Justice on the Cheap: Germany Opts for Electronic Ankle Monitors to Cut Jail Costs

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Patrick Bernard / Abaca / Newscom

German judges now have the option of replacing jail sentences with electronic monitoring through ankle bracelets

This post is in partnership with Worldcrunch, a new global-news site that translates stories of note in foreign languages into English. The article below was originally published in Süddeutsche Zeitung.

Ever more cash-strapped German states are busy keeping local criminals from serving prison sentences. Local justice officials are signing up for a centrally run electronic-ankle-bracelet program as a way to save the cost of keeping criminals in jail.

Since Jan. 1, 2011, sentencing judges in Germany have a third option besides a fine or jail time: electronic monitoring — an ankle bracelet that may be ordered for those who stand accused, have been convicted or are still considered dangerous after serving a jail sentence.

Five of the 16 German states — Bavaria, Hesse, Baden-Württemberg, North Rhine-Westphalia and Mecklenburg-Vorpommern — have already signed up for the program, and others are set to follow. The central monitoring station is located in Bad Vilbel (a town in Hesse) and will be up and running fully on Jan. 1, 2012.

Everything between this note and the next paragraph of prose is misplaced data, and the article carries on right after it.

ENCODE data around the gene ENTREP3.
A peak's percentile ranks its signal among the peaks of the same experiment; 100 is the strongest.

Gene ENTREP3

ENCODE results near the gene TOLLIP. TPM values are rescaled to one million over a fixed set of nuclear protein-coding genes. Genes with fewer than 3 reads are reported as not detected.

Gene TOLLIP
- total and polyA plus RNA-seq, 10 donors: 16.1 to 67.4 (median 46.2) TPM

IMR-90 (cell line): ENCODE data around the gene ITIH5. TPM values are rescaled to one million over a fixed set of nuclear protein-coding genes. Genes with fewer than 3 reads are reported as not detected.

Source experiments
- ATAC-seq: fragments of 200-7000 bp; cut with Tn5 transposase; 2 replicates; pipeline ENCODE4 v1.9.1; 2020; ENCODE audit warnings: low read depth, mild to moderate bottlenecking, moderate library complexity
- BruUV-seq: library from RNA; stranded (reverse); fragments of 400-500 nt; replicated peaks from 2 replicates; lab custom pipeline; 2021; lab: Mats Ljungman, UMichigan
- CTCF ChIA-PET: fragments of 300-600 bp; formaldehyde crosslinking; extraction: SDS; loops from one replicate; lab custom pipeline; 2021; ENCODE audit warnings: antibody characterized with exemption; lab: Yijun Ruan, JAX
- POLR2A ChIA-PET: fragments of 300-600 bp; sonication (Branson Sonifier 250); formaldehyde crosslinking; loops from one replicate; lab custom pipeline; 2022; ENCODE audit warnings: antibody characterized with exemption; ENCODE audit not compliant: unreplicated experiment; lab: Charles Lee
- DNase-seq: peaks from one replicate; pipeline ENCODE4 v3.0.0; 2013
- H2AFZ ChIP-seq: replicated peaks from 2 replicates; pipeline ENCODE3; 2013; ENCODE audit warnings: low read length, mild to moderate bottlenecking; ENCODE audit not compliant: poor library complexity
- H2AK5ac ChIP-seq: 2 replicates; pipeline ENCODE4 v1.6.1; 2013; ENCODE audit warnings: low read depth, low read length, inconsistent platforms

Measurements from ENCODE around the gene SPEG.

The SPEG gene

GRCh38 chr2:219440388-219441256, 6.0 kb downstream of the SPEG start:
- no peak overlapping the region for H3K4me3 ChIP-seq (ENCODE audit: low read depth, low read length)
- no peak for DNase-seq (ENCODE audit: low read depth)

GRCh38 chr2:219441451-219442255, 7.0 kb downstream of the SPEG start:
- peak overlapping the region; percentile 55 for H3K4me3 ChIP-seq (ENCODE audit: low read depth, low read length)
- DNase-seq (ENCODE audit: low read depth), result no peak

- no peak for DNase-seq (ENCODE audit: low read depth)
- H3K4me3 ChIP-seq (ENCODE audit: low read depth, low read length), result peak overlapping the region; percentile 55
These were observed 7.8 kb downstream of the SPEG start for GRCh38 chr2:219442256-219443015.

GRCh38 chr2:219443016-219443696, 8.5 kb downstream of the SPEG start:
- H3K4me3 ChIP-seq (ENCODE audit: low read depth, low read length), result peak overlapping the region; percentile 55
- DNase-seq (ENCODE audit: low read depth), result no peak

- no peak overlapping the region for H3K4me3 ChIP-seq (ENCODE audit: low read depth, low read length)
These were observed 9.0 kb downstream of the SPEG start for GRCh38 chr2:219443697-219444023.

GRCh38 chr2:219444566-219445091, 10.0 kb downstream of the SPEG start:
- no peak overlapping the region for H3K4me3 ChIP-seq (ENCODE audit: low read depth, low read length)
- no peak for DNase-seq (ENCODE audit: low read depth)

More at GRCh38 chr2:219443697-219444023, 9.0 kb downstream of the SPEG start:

Hesse was the first state to experiment as early as 10 years ago with the use of the monitoring bracelet. Baden-Württemberg followed suit in an attempt to lower costs: keeping someone housed in jail costs over $400,000 a year, compared with about $10,000 for monitoring someone wearing a bracelet.

According to the Bavarian justice department, there is also an economy of scale to consider: the more prisoners there are wearing the bracelets, the cheaper the cost. The company that makes the bracelets estimates the cost for the package at about $3,400 per person per year.

Electronic ankle bracelets are already used in other European countries, such as Sweden, Spain and the U.K. In the U.K. alone they are used to monitor 60,000 people. Some 100,000 are monitored with the bracelets in the U.S.

The bracelets received considerable publicity when film director Roman Polanski was ordered by a Swiss court in 2009 to wear one while under house arrest in Gstaad, and more recently when a New York City court ordered former International Monetary Fund director Dominique Strauss-Kahn to wear one.

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